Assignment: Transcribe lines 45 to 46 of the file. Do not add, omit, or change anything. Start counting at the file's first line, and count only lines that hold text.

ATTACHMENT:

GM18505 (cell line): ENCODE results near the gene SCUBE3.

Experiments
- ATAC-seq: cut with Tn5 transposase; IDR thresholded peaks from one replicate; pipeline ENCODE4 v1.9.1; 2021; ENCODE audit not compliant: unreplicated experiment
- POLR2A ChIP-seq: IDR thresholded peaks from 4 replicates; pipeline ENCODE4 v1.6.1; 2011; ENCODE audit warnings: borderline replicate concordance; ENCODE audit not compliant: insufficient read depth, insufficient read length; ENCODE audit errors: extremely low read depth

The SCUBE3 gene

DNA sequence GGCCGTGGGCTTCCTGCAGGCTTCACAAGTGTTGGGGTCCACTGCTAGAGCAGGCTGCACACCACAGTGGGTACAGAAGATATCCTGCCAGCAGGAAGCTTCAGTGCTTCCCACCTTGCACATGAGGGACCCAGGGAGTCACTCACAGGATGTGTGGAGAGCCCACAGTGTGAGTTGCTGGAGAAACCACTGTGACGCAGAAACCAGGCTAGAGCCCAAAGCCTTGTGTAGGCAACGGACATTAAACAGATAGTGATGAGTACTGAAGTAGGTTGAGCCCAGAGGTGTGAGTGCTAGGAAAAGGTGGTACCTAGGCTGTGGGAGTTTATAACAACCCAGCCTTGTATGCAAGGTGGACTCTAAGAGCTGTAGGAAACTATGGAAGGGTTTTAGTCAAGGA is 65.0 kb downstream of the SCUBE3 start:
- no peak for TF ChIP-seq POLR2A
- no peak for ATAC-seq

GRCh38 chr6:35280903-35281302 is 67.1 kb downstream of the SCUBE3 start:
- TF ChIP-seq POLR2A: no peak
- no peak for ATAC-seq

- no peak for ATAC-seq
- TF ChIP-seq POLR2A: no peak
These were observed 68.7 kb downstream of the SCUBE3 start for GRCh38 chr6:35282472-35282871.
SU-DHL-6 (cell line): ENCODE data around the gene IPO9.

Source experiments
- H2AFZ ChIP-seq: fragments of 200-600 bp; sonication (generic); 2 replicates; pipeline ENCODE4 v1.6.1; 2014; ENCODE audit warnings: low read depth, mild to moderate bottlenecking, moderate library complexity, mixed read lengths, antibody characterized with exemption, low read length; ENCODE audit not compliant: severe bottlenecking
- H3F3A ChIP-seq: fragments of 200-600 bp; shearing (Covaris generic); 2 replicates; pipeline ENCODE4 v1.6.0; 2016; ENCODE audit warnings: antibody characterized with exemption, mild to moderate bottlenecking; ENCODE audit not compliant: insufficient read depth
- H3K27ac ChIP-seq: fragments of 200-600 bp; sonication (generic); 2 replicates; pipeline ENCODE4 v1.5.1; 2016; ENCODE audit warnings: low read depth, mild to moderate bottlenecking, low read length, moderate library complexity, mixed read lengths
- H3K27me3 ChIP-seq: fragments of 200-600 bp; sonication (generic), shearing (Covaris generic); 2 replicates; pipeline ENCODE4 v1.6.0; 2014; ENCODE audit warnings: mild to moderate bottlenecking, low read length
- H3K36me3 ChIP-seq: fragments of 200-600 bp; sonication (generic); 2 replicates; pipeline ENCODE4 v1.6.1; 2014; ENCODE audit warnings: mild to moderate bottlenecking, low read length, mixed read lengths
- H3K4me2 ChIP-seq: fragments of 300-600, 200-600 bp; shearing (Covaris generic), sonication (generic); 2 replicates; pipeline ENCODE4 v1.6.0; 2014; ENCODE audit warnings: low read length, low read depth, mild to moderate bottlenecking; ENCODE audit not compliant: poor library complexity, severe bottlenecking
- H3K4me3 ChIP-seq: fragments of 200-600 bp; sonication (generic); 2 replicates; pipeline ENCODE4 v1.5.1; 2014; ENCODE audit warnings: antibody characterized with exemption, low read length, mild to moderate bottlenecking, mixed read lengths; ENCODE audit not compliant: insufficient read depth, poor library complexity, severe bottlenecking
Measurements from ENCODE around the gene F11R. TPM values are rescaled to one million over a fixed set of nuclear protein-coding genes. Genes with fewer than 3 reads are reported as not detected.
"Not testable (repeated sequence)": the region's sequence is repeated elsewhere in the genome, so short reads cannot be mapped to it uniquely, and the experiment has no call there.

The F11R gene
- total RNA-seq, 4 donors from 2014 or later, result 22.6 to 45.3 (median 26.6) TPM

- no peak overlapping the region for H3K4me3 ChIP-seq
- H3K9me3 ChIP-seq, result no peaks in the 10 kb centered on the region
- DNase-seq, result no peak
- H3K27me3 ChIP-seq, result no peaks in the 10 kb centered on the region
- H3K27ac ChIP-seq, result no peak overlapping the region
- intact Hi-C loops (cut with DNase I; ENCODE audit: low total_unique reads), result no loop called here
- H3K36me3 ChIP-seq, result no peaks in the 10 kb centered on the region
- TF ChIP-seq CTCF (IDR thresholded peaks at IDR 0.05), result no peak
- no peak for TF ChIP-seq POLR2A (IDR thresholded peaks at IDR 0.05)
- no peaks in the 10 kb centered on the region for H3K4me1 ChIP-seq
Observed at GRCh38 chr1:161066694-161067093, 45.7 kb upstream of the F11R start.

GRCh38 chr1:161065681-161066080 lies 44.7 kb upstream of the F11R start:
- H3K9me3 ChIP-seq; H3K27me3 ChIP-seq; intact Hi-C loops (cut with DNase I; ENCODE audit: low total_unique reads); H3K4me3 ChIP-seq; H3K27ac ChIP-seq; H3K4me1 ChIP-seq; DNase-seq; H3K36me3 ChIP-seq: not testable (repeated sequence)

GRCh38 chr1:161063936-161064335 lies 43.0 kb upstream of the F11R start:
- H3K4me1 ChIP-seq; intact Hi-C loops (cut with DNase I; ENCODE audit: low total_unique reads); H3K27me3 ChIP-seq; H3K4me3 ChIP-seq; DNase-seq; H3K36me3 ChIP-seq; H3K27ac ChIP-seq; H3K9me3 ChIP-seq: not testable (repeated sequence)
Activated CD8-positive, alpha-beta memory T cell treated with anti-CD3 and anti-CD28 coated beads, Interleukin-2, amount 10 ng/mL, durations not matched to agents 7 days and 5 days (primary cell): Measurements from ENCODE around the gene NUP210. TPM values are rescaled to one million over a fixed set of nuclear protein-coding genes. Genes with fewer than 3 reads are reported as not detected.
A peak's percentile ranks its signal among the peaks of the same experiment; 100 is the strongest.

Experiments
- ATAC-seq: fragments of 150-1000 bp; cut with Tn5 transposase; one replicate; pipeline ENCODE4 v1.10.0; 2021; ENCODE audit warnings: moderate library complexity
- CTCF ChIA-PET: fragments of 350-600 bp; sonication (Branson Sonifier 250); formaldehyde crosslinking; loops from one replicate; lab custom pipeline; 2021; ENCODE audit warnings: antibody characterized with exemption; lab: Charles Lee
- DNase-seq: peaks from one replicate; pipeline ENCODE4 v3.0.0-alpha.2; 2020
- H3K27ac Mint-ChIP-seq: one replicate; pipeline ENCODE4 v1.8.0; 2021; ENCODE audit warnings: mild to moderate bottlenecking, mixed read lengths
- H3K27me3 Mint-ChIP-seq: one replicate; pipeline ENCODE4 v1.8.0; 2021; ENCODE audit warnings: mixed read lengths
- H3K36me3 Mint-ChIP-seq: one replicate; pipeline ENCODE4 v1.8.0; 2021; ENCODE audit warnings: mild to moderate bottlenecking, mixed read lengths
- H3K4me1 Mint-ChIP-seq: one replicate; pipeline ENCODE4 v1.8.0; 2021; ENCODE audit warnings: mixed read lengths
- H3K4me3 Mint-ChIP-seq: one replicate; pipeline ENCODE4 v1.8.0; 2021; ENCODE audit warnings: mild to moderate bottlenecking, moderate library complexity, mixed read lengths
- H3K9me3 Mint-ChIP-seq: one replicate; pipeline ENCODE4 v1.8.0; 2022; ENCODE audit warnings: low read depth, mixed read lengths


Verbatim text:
Experiments
- ATAC-seq: fragments of 150-1000 bp; cut with Tn5 transposase; one replicate; pipeline ENCODE4 v1.10.0; 2021; ENCODE audit warnings: moderate library complexity